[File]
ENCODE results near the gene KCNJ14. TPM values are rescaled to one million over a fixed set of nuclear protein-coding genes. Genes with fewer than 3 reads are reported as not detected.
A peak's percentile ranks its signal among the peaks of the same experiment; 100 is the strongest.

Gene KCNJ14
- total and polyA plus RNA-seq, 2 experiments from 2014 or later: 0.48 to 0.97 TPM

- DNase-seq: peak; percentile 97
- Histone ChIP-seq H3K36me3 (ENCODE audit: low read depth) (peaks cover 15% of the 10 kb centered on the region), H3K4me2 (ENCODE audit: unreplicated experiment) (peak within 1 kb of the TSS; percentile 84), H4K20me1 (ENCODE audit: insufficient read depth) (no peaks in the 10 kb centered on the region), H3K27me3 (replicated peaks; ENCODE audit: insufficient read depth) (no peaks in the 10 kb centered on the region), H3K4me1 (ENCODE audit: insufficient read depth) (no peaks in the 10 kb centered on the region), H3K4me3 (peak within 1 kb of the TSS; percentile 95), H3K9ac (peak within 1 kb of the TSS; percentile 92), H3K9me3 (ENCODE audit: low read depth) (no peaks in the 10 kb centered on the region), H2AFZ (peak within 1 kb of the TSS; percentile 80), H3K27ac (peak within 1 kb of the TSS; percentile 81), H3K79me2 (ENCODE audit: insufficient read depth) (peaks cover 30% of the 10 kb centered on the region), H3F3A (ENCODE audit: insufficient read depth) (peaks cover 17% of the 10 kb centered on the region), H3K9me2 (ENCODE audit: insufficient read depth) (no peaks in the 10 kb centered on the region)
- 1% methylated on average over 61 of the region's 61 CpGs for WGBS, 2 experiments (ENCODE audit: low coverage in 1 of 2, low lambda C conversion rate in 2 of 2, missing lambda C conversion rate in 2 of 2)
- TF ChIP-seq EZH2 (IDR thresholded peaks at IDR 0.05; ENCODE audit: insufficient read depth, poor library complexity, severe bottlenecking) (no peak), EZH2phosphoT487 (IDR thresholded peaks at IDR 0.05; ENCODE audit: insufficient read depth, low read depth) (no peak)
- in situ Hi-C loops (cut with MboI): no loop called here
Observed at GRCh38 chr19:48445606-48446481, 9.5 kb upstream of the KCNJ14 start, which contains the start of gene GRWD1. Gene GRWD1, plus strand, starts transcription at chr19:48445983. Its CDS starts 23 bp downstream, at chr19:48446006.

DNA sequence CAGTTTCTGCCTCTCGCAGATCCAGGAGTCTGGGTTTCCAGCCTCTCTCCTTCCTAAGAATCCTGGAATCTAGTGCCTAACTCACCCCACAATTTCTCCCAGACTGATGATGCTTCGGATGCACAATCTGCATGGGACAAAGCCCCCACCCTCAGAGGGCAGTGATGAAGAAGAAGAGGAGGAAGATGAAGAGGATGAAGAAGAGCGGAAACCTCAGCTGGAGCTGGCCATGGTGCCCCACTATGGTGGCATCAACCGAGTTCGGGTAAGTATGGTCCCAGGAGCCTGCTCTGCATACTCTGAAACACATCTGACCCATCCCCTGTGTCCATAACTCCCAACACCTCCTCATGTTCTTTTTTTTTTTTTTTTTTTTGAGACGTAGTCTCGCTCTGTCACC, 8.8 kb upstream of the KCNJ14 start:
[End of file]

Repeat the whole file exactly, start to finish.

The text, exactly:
ENCODE results near the gene KCNJ14. TPM values are rescaled to one million over a fixed set of nuclear protein-coding genes. Genes with fewer than 3 reads are reported as not detected.
A peak's percentile ranks its signal among the peaks of the same experiment; 100 is the strongest.

Gene KCNJ14
- total and polyA plus RNA-seq, 2 experiments from 2014 or later: 0.48 to 0.97 TPM

- DNase-seq: peak; percentile 97
- Histone ChIP-seq H3K36me3 (ENCODE audit: low read depth) (peaks cover 15% of the 10 kb centered on the region), H3K4me2 (ENCODE audit: unreplicated experiment) (peak within 1 kb of the TSS; percentile 84), H4K20me1 (ENCODE audit: insufficient read depth) (no peaks in the 10 kb centered on the region), H3K27me3 (replicated peaks; ENCODE audit: insufficient read depth) (no peaks in the 10 kb centered on the region), H3K4me1 (ENCODE audit: insufficient read depth) (no peaks in the 10 kb centered on the region), H3K4me3 (peak within 1 kb of the TSS; percentile 95), H3K9ac (peak within 1 kb of the TSS; percentile 92), H3K9me3 (ENCODE audit: low read depth) (no peaks in the 10 kb centered on the region), H2AFZ (peak within 1 kb of the TSS; percentile 80), H3K27ac (peak within 1 kb of the TSS; percentile 81), H3K79me2 (ENCODE audit: insufficient read depth) (peaks cover 30% of the 10 kb centered on the region), H3F3A (ENCODE audit: insufficient read depth) (peaks cover 17% of the 10 kb centered on the region), H3K9me2 (ENCODE audit: insufficient read depth) (no peaks in the 10 kb centered on the region)
- 1% methylated on average over 61 of the region's 61 CpGs for WGBS, 2 experiments (ENCODE audit: low coverage in 1 of 2, low lambda C conversion rate in 2 of 2, missing lambda C conversion rate in 2 of 2)
- TF ChIP-seq EZH2 (IDR thresholded peaks at IDR 0.05; ENCODE audit: insufficient read depth, poor library complexity, severe bottlenecking) (no peak), EZH2phosphoT487 (IDR thresholded peaks at IDR 0.05; ENCODE audit: insufficient read depth, low read depth) (no peak)
- in situ Hi-C loops (cut with MboI): no loop called here
Observed at GRCh38 chr19:48445606-48446481, 9.5 kb upstream of the KCNJ14 start, which contains the start of gene GRWD1. Gene GRWD1, plus strand, starts transcription at chr19:48445983. Its CDS starts 23 bp downstream, at chr19:48446006.

DNA sequence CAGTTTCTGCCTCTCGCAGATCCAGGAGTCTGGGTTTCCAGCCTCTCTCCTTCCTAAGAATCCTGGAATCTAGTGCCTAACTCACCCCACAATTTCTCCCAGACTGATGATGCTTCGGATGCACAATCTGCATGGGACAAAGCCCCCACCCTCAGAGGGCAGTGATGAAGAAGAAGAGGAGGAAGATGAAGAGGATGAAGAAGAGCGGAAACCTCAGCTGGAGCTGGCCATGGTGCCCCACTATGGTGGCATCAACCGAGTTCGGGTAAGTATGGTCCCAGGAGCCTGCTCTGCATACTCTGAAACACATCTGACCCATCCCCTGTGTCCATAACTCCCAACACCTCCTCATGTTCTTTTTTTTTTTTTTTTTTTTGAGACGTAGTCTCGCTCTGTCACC, 8.8 kb upstream of the KCNJ14 start: